The cleansing of the Temple
45: And he went into the temple, and began to cast out them that sold therein, and them that bought; 46: Saying unto them, It is written, My house is the house of prayer: but ye have made it a den of thieves. 47: And he taught daily in the temple. But the chief priests and the scribes and the chief of the people sought to destroy him, 48: And could not find what they might do: for all the people were very attentive to hear him.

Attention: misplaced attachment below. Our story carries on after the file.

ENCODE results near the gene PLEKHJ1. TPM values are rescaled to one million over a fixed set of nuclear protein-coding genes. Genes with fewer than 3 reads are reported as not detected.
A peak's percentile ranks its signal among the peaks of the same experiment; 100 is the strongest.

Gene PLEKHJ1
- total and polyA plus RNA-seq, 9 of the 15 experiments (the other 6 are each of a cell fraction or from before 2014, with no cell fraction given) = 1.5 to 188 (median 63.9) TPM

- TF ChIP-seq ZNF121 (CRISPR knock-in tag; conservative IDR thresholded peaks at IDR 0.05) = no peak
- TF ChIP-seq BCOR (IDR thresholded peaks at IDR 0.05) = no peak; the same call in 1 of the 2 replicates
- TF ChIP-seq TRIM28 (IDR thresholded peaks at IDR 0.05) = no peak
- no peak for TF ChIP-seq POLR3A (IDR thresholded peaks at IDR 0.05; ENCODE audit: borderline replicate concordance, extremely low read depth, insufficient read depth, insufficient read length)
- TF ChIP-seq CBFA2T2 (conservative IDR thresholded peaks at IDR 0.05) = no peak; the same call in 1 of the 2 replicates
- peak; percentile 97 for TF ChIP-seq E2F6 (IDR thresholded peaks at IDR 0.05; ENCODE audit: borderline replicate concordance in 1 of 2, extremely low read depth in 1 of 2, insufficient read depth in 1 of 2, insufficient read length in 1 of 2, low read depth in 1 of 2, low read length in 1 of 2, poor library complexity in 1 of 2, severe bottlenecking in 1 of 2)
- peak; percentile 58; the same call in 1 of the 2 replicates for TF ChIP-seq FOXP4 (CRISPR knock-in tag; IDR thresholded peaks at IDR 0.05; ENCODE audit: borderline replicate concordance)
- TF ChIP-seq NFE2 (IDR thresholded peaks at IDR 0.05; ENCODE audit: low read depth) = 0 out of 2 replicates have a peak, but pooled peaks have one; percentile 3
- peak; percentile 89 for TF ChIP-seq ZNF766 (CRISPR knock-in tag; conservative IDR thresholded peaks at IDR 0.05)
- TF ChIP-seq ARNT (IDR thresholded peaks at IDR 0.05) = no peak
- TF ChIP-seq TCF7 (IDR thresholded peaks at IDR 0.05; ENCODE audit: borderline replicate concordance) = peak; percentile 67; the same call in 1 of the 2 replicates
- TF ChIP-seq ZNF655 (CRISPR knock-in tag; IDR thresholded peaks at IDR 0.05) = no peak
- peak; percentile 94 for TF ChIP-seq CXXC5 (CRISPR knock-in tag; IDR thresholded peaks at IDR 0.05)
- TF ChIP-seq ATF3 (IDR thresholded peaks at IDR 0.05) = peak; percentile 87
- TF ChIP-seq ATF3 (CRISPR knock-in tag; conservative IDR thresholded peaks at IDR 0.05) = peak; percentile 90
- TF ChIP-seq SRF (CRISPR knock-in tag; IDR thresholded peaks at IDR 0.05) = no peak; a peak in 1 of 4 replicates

In the previous passage we see that Christ touches the very poorest of the poor and the neediest in society. In this passage Luke tells us of Christ’s ministry among the rich. Zacchaeus was certainly wealthy because he was the chief publican and Luke says in simple tones, He was rich. But in spite of all this he had a deep longing for Christ. And nothing was going to stand in his way of seeing him even his own height deficiency. Christ knew of his longing and so invited himself to stay at his house. Zacchaeus was overjoyed. Zacchaeus stood publically to make an announcement. The first thing was that half of his wealth was to be given to the poor. The greatest expression of righteousness under the law was charity and this was a very great statement of charity. And then he promises to find out if anything has ever been taken unrighteously. And if he finds that this has happened then he will restore fourfold. In the law ill-gotten gains were restored double. But Zacchaeus restores double the Mosaic requirement. Christ responds, this day is salvation come to this house, forasmuch as he also is a son of Abraham. Christ is not saying that Zacchaeus was saved – as Christian’s are saved by grace. What he is saying is that Salvation in the sense of restoration to the God of His fathers, had come to Zacchaeus, he was after all a son of Abraham. Then Christ describes his mission with the famous words. For the Son of man is come to seek and to save that which was lost. Zacchaeus had previously lived for himself and lived for money but now he had repented of this and returned unto Jehovah his God. He had been a 'lost' son of Abraham. But now he has been found. And now he will live righteously under the law. Now the disciples had the mistaken idea that the Kingdom of God would appear immediately, so Christ tells a parable. In this parable Christ describes a nobleman who went into a far country to receive the kingdom. And in the meanwhile he left ten servants with responsibility in terms of wealth. The instructions of the nobleman were clear - Occupy till I come. However they hated him – without a cause and sent a message which encapsulates exactly how Israel felt about Jesus. We will not have this man to reign over us, however when he returned having received the kingdom he commanded that the servant give account. It seems that this money was given as a test of the servants wisdom and industry. The servant who gained nine more pounds was promoted to authority in the kingdom over ten cities. The servant who gained four more pounds was given authority over five cities. However there was one man who was lazy. Under law the Jews were and are responsible to be occupied until the return of their Messiah. Those who are lazy which Christ calls wicked, will suffer the judgment of God, but those who are industrious will be given great responsibility when the kingdom dawns. This is pure law. Those who do right are blessed and those who do wicked are cursed. How unlike this is with the church which is his body. Christians are not under the Mosaic Law and they are blessed not because of what they do but because of what Christ has done. Those that reject Christ in Israel will be destroyed Christ said, But those mine enemies, which would not that I should reign over them, bring hither, and slay them before me. As they were now approached Jerusalem, Christ knew that within a week he would be rejected crucified so he first sends two disciples to find the ass upon which he will sit to ride into Jerusalem. As Christ came riding on the donkey the whole company of disciples gathered rejoicing and praising God. Saying, blessed be the King that cometh in the name of the Lord: peace in heaven, and glory in the highest. The religious leaders objected to their Hosannas but Christ said that if they did not speak then the stones themselves would cry out. When Christ first saw the city he wept for it and then prophesied of its destruction by Titus and of the total destruction of the Temple. And why was this going to happen? - Because thou knewest not the time of thy visitation. Israel had seen and heard their Messiah and King and they knew not the time of his visitation. Then Christ entered the Temple and threw out those who sold and who had turned it into a filthy cattle market and a den of robbers. Robbery is theft with violence, a serious charge indeed. Christ turned the Temple back into a place of Prayer. Over the following days he taught in the temple but the religious leaders set about to murder him.